Validation Study

Since the 'D' scale is taken as an already well-established instrument for which we are interested to provide a balanced version, it might seem that the only validation necessary is the information that the negative items correlate as well with the positive items as the positive items themselves correlate with the scale total. This, however, is not completely true. The whole reason for constructing a balanced scale was the claim that the `D' scale might really be measuring acquiescent tendency, and if this is so the empirical correlates with the 'D' scale heretofore observed might have been due to the characteristics of acquiescent people rather than of dogmatic people.

In other words, it should now be possible to examine for the first time empirical correlates of Dogmatism with the influence of acquiescence as an artifact removed.

The study undertaken was of the "criterion groups" type. Ideally, this type of study requires that the two groups differ on no other characteristic than that purportedly measured by the scale. For Dogmatism, such groups are very hard to find. The two groups eventually decided on were active Methodists and active Humanists. It was argued that both of these would have an equivalent high level of education and both would have a strong commitment to humanitarian ideals. The only difference would be the Methodists' adherence to a more or less clearly defined body of dogma. It was also decided to take the relatively unusual step for this type of study of going outside the University for subjects. It is a rather stringent test of a scale to administer it to a population for which it was not standardized but it was desired to eliminate the criticism (which can so often be levelled at studies in this area) that the relationships observed represent a psychology of university students rather than of the general population.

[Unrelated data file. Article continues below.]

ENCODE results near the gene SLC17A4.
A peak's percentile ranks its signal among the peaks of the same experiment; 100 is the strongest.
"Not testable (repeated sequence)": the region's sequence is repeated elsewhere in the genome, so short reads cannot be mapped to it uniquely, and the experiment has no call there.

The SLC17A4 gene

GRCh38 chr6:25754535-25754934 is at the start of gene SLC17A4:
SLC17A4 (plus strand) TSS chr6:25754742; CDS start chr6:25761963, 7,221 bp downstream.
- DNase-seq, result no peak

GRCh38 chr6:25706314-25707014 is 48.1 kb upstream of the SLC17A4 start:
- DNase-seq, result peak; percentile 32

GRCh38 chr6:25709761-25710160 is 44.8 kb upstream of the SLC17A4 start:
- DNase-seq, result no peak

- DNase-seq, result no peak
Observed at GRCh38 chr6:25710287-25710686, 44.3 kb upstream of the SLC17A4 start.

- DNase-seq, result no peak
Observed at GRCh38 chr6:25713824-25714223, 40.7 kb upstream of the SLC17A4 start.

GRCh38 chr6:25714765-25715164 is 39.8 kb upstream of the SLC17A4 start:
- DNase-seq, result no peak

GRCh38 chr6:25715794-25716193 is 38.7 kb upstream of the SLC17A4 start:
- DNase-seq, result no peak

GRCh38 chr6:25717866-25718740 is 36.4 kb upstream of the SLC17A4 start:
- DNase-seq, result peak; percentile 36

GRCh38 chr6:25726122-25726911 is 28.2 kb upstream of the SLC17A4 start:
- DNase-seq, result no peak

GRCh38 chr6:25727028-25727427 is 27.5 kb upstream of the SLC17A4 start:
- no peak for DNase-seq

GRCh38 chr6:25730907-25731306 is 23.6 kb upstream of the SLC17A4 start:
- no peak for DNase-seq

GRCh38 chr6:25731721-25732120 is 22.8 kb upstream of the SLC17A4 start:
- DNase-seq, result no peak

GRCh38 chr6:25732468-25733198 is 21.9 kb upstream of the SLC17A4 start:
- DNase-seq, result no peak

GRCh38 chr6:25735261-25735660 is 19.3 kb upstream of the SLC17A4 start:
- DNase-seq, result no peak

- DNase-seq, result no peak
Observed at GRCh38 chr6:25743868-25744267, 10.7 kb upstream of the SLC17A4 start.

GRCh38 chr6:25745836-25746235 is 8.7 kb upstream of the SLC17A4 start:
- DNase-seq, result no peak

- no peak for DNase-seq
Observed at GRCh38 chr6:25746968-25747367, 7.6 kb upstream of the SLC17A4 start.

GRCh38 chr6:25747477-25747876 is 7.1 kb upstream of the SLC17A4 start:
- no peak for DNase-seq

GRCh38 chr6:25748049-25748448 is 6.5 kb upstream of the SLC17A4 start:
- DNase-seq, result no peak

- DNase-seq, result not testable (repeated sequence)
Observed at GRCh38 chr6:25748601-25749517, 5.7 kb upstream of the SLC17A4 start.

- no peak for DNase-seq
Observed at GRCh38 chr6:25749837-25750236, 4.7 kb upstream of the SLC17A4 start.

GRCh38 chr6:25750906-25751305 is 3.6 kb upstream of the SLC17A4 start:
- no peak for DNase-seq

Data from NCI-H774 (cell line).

Through local Methodist church study groups and local Humanist meetings, responses were obtained from 120 people, sixty-three Methodists and fifty-seven Humanists. From each, measurements were obtained on the following seven variables: 1. Occupational Status-scored 1 to 7 where a high score indicates low status: 2. Education-scored 1 to 4 where a high score indicates high educational level: 3. Political Preference-scored 5 to 1 where a high score indicates conservatism of choice: 4. Belief scored 1 for Methodists and 2 for Humanists: 5. Dogmatism total score -- scored 180 to 36: 6. Dogmatism positive score -- scored 90 to 18: 7. Dogmatism negative score-scored 90 to 18. For all three 'D' scale scores, a high score indicates a highly dogmatic response.